Perros-Guirec – 2 nights

Day 14: Saturday 21 June, Belle-Île-en-Mer – Pont-Aven – Perros-Guirec
  • Pont-Aven Museum
  • Late afternoon at leisure in Perros-Guirec

Returning to the mainland by ferry, we make our way to Pont-Aven, a small, picturesque Breton village which owes its fame to the Pont-Aven School of artists of whom the most famous was Paul Gaugin. We will have time at leisure to explore the village, walk along the River Aven and sample the town’s galettes – butter biscuits. After lunch, we visit the gallery devoted to the work of the Pont-Aven School with paintings by Paul Gauguin and his fellow artists.

In the afternoon we continue to our hotel located on the outskirts of Perros-Guirec, a seaside resort nestled in the heart of the ‘Pink Granite Coast’ in northern Brittany. The region’s combination of pink rocks, blue sea and a few islands on the horizon gives it a picturesque beauty. From Perros-Guirec we visit a number of private gardens as we journey through the area’s rocky coastline, deep-cut inlets and inland wooded valleys. (Overnight Perros-Guirec) BD

Day 15: Sunday 22 June, Perros-Guirec – Penvénan – Tréguier – Trédarzec – Perros-Guirec
  • Jardins de Pellinec, Penvénan
  • Port town of Tréguier
  • Les Jardins de Kerdalo, Trédarzec (to be confirmed for 2025)

This morning we explore Le Jardin de Pellinec, a private manor house garden nestled at the bottom of the bay of Pellinec on excellent soils and a particular microclimate that has enabled passionate gardener Gérard Jean to grow a huge diversity of plants. The 4 hectares are organised according to themes: the exotic, Japanese water iris, Australian and English gardens, the Himalayan alley and the lily pond. The view is ever changing and at high tide the sea laps at the garden’s edges, a spectacular sight.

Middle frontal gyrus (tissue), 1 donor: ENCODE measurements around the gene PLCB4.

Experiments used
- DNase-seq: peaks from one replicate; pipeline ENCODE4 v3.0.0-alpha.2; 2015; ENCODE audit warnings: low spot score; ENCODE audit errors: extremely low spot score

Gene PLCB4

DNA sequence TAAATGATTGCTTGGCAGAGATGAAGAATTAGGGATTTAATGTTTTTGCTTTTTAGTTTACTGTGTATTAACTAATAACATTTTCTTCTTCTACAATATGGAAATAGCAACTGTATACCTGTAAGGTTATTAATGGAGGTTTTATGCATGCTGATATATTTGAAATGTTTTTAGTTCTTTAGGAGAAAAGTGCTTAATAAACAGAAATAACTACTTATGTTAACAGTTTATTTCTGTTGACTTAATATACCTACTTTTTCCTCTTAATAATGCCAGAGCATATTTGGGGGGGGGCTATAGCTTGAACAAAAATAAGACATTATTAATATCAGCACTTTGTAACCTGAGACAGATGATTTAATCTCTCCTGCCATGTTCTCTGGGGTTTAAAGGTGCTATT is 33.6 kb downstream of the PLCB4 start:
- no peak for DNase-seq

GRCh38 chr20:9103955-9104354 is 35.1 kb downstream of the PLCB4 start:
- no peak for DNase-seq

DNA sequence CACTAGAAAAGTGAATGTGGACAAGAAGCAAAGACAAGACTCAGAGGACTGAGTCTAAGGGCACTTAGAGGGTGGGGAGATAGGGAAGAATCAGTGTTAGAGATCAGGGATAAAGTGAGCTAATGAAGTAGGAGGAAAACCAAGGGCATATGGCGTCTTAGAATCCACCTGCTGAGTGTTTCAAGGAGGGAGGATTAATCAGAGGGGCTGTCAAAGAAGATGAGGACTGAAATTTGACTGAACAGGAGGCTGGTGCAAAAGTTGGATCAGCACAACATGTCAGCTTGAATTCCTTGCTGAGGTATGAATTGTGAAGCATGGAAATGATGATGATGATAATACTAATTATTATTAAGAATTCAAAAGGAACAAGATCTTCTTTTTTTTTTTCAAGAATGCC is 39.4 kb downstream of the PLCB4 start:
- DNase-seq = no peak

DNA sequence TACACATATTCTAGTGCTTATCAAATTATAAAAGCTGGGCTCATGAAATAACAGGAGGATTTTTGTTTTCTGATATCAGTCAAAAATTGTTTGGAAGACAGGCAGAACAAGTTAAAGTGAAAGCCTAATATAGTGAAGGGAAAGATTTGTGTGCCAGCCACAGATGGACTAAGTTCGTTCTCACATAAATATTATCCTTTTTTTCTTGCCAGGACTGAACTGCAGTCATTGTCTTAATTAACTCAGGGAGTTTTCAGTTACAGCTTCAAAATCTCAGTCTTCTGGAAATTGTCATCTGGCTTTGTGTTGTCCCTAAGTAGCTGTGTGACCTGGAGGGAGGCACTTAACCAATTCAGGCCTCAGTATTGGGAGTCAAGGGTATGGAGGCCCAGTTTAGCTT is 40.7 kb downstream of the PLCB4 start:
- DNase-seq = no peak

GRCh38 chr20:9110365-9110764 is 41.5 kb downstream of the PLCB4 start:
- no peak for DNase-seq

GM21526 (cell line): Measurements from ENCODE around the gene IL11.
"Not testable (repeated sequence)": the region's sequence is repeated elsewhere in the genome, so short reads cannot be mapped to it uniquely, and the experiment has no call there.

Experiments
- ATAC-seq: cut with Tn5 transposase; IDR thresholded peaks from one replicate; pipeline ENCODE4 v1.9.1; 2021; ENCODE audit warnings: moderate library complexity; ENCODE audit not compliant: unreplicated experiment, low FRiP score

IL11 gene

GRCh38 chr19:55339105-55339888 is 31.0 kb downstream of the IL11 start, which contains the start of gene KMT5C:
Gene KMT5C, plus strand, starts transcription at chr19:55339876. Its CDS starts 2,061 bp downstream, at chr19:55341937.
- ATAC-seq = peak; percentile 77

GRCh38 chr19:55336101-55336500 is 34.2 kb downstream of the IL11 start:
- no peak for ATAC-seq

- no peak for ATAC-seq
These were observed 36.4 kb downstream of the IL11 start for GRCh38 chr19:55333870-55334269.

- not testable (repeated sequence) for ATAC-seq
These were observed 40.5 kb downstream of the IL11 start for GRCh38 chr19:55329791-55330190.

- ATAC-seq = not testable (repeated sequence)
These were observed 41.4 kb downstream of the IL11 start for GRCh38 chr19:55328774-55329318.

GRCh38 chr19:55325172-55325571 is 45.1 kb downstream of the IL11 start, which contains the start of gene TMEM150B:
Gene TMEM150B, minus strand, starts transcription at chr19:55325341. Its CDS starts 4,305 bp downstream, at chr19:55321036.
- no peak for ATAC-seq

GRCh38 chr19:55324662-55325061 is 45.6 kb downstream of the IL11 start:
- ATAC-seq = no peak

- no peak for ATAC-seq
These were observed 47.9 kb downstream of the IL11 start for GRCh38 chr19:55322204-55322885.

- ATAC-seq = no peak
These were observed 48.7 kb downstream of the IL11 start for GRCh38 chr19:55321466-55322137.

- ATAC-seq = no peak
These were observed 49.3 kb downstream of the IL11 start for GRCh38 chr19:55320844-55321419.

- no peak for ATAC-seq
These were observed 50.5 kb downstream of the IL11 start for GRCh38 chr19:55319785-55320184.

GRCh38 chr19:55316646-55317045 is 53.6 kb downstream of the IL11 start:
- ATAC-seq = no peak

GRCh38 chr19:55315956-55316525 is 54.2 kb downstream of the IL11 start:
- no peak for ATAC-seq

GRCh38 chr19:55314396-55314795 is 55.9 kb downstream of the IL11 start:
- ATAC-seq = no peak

We continue to the port town of Tréguier dominated by the 14th-century Cathedral of Saint-Tugdual and dotted with half-timbered houses dating from the 15th century.

Following time at leisure for lunch and to explore this charming town, we visit the gardens of Kerdalo in a valley near the Brittany coast. The gardens were the subject of a book by its former owner-designer, Prince Peter Wolkonsky: Kerdalo: Un Jardin d’Exception (Paris, 1995). Originally a manor farm with natural springs, the formal garden merges into a wooded valley with a lake, pools and grotto and a rich collection of trees and shrubs. (Overnight Perros-Guirec) B

Saint-Malo - 2 nights

Day 16: Monday 23 June, Perros-Guirec – Ploëzal – Guingamp – Gouarec – Saint-Malo
  • Château de la Roche-Jagu, Ploëzal
  • Lunch at leisure in Guingamp
  • Un Jardin en Ville, Gouarec

This morning we visit Le Château de La Roche-Jagu, a 15th-century fortress located on a wooded promontory with panoramic views of the Trieux estuary. Dating back to the Middle Ages, it is the only survivor of some 10 fortresses that once guarded the traffic on the Trieux River to the river port of Pontrieux. It features a re-created medieval kitchen garden, a medicinal garden, and a flower garden. There are wonderful walks in the woodlands where you can find areas of palms and camellias and water features.